But that is a strikingly depressing and difficult truth for one to learn, especially at an early age when the dreams and promise of what can be, are very often, and very soon, replaced with…well, no, things aren’t quite going to work out that way after all. In the end, the fact of the matter is that one is not shown HOW something cannot happen according to those metaphysical plans conjured up during the years spent in the youthful “home” of the soul. No, quite often, one is shown WHY this just can’t happen. It is up to each who learns this lesson, gain this pearl, this small bit of wisdom, to find new meaning within what can occasionally appear the lost and wandering pointless events of adult life.
Oh…again with the humble pie for lunch. What gives? Where’s the meaning in all of this doom and anti-bloom? In The Burmese Harp, a group of Japanese soldiers are sent to tell another group of Japanese soldiers that the war has ended. Instead, the soldiers fighting this final, and pointless (at least on the surface) battle refuse to surrender as it would tarnish their honor and besmirch their collective character.
Well…the war’s over, and sometimes YOU are the one who lost, and dealing with that hard fact isn’t an easy thing to do if you have been trained for nothing short of victory. Surrender or quitting, or, again, giving up those dreams of a Greater Glory, is not something that one can easily embrace. These Japanese soldiers, fighting that one last Burmese campaign don’t stop—because to stop means that they betray their original commitment, their original promise to themselves, a promise which is always kept, right?
And yet, this commitment, this promise to a youthful ideal no longer exists. Instead, it has been replaced with the reality that often how you deal with tragedy is far more important than understanding why the tragedy took place. This really difficult path towards wisdom, an almost microscopic, small and narrow path, is discovered by a Japanese solider who has been sent to make sure that the group of Japanese soldiers that are still fighting in Burma against the British stop. They don’t, of course. They can’t because that is how they have been trained, this is the life that they believe to be honest and true, and they know of no other way but The Way Towards Their Inevitable Fate.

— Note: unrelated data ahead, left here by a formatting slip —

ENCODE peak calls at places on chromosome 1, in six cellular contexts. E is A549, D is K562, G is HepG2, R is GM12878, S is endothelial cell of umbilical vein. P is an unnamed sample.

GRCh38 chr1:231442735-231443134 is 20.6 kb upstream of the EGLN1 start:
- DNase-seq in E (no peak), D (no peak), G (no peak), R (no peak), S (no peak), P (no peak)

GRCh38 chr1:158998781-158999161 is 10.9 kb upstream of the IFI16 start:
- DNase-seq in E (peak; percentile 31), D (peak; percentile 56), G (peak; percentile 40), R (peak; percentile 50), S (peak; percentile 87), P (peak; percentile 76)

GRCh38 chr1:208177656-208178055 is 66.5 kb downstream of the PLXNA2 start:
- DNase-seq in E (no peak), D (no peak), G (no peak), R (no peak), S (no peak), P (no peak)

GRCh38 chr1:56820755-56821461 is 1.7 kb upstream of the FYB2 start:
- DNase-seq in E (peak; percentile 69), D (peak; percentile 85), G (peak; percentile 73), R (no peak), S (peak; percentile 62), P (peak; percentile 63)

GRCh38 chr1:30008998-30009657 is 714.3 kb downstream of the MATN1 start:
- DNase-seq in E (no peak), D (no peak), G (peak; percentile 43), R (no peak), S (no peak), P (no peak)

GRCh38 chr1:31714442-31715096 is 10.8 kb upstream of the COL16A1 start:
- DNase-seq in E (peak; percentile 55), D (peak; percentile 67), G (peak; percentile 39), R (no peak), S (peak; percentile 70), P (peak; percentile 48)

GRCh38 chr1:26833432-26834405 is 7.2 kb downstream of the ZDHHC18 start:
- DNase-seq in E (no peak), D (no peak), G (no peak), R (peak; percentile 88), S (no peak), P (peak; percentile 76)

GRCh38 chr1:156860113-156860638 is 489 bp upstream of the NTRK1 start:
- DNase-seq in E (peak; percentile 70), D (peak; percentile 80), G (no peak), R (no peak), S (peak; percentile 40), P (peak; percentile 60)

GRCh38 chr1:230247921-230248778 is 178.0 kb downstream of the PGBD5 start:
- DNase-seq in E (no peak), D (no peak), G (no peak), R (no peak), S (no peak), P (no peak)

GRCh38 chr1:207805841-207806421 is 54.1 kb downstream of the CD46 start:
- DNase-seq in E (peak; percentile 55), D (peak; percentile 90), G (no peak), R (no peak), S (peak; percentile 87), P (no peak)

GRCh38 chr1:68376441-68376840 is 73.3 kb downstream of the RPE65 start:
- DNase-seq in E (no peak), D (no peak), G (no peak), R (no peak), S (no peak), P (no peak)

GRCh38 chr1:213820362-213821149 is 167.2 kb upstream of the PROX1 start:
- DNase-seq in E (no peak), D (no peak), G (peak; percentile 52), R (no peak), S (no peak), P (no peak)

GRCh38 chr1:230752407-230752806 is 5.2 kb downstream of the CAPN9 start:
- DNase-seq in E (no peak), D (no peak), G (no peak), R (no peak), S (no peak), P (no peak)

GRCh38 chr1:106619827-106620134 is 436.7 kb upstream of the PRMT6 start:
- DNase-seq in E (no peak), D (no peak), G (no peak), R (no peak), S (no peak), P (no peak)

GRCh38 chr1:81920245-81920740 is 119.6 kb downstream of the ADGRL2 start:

But one lone and courageous man, a soldier named Private Mizushima, sent to stop the Japanese soldiers from continuing their campaign, and played with subtle grace and expert craftsmanship by Shoji Yasui, does back away from the madness. Mizushima witnesses the horror that surrounds his every step, sinks below the surface of life to breathe in deeply, learning a new way, and a path towards understanding what to do next.
Mebbe I missed the joke but it is The Bridge on the River Kwai.
Alas, you did.
The title reads The Bridge on the River Why so as to nod to WHY we do what we do as much as HOW we make that happen. And…the film in question here is The Burmese Harp, and not the David Lean classic you referenced.
Thank you for reading, though. Much appreciated!
Great idea this, i’m glad you’re enjoying it. I need some time to think about this
Follow me on Twitter